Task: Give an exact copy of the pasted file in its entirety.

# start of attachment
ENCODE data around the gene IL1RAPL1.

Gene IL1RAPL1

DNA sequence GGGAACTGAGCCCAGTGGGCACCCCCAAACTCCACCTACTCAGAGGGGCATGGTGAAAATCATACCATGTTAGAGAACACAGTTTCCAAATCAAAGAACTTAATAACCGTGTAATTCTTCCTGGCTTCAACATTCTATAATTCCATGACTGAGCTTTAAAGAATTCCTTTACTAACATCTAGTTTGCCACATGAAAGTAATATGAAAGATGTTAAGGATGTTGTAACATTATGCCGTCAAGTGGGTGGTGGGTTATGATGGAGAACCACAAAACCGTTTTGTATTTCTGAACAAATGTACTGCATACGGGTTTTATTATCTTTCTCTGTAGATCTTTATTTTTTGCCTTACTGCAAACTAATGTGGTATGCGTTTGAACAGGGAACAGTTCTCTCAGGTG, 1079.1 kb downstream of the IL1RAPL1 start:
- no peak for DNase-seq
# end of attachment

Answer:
ENCODE data around the gene IL1RAPL1.

Gene IL1RAPL1

DNA sequence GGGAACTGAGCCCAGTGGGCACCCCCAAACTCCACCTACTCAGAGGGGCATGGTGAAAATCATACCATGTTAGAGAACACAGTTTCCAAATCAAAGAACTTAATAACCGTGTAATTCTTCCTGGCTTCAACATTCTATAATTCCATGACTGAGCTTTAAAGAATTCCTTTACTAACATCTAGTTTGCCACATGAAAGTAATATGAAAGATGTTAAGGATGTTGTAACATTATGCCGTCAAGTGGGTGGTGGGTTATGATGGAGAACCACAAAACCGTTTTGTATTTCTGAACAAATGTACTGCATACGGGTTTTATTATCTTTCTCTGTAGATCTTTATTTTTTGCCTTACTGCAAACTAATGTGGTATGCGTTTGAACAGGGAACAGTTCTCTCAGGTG, 1079.1 kb downstream of the IL1RAPL1 start:
- no peak for DNase-seq